…recently passed the SECURE (Setting Every Community Up for Retirement Enhancement) act with an almost unanimous vote. It includes 26 measures which will now be reviewed and possibly passed in the Senate. It is important to note that the Senate has its own bill aimed at retirement enhancements which was already on the table prior to the House’s bill, so nothing is final yet. Let’s unpack some of the measures in the act that may impact your retirement if they are written into law – and I’ll break down the one measure that has financial advisors crying, “Foul!”.
There are several measures aimed at helping small businesses to provide employer plan options and encourage greater participation. There are recommendations which incentivize employers to utilize auto-enrollment policies for their employees, increasing the amount they can automatically deduct. There is also a proposed increase to the tax credit companies could receive if they utilize an auto-enrollment program to help them with the setup costs. Also, there are measures which would allow small businesses to work together to provide an employer plan with a goal of limiting costs to each and making it more feasible for them to afford.
There is a measure which would allow long-term, part-time workers to participate in 401(k) plans. Current law excludes employees who work less than 1,000 hours per year from eligibility, but the new law proposes that a part-time employee could be eligible after 1 year at 1,000 hours or 3 years of at least 500 hours. This would help those who are currently only qualifying for a spousal IRA to utilize their employer plan to save additional funds for retirement.
Required Minimum Distributions currently require individuals to begin exposing their IRA and most employer-plan assets to tax shortly after they reach age 70 ½. The new act proposes that this be moved to the year they reach 72 to account for increases in life expectancies. Also, there is a proposal to remove the age limit for contributing to traditional IRAs which is currently at 70 ½ as well.
One measure you may find interesting is the proposal for penalty-free withdrawals from retirement plans for “qualified birth or adoption distributions.” Especially for those who have been working to save for adoption, this measure may be one to watch if it becomes law as a possible way to use pre-tax dollars for those expenses. Of course, the distribution would create taxable income, but the penalty for distributions prior to age 59 ½ would be waived under the current proposal.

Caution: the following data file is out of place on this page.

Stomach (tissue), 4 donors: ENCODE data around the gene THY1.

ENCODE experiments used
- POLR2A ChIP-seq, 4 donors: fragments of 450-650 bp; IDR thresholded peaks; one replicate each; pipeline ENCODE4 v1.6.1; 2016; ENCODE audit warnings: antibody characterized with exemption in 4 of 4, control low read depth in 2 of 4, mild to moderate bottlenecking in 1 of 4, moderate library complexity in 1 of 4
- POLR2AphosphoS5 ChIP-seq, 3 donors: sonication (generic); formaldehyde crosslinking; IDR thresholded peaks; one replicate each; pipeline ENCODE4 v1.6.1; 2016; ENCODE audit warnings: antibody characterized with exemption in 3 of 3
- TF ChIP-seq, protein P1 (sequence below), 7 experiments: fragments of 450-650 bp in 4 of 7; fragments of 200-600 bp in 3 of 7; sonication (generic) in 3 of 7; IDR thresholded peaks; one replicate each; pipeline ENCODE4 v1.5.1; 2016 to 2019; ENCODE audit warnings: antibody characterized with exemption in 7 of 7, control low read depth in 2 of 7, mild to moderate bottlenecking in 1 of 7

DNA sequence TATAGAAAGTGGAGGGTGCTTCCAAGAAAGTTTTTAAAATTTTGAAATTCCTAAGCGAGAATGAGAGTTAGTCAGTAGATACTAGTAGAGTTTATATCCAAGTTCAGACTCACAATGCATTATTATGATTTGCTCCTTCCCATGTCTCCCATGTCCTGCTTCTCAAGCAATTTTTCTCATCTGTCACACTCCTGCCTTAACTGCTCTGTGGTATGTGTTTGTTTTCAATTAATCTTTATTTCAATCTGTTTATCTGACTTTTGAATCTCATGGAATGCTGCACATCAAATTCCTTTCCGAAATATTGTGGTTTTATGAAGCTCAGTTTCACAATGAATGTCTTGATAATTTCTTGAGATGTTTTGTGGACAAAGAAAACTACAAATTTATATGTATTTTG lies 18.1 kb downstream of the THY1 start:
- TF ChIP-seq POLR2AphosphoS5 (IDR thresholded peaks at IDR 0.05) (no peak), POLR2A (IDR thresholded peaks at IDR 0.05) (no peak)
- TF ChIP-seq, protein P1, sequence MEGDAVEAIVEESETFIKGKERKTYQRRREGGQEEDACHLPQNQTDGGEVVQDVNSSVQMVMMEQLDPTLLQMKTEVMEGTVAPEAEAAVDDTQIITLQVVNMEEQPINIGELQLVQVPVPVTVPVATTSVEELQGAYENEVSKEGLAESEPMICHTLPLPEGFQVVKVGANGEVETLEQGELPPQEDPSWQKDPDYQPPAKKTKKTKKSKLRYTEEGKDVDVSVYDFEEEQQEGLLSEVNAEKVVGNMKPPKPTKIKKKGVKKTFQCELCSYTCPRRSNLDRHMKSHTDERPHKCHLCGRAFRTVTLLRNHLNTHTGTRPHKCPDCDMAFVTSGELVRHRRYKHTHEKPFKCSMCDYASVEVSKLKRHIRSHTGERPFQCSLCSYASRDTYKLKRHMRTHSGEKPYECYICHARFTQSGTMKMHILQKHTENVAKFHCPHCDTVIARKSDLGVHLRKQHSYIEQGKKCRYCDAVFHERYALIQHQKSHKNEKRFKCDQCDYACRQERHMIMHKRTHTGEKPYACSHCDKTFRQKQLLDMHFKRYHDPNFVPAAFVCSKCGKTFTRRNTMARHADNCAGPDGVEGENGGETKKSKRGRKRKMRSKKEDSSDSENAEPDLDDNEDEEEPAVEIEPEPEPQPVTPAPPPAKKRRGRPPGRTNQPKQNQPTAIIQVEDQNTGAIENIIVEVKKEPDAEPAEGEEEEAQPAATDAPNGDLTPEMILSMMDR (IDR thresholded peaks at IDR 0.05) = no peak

Have you been homeschooling? You may find it interesting that the new bill proposes that 529 education accounts could be utilized to homeschooling, apprenticeships and up to $10,000 of qualified student loan repayments along with the private school options currently available.
There is only one measure that our team finds troubling. It has to do with how assets which were in pre-tax accounts (IRAs and employer plans) are treated upon the death of the account owner. Currently, if an investor passes away with a large sum between his pre-tax, taxable accounts, his beneficiary has the option of stretching out the distributions over his/her lifetime, but is required to take a minimum distribution each year. The proposed act changes this rule dramatically. Under the proposed act, unless the beneficiary meets specific criteria, she will no longer have the option of stretching out those distributions. Instead, the beneficiary will have no more than 10 years to distribute the entire balance. Now, consider the impact this will have on estate plans that currently exist or in the case of an adult child who receives a large inheritance. The tax implications could be substantial. With what the industry has dubbed, “The death of the stretch IRA,” investors who may be leaving a legacy for the next generation will need to be mindful of the implications this has on their plan.
We at GenWealth Financial Advisors will continue to educate ourselves on the many facets of this act as it works through the Senate to determine how to best serve our clients once the law is complete and the application of the law begins to take shape. If you would like to learn more and have someone on your side to help you navigate what may lie ahead for you, please contact our team at firstname.lastname@example.org today.
The opinions voiced in this material are for general information only and are not intended to provide specific advice or recommendations for any individual.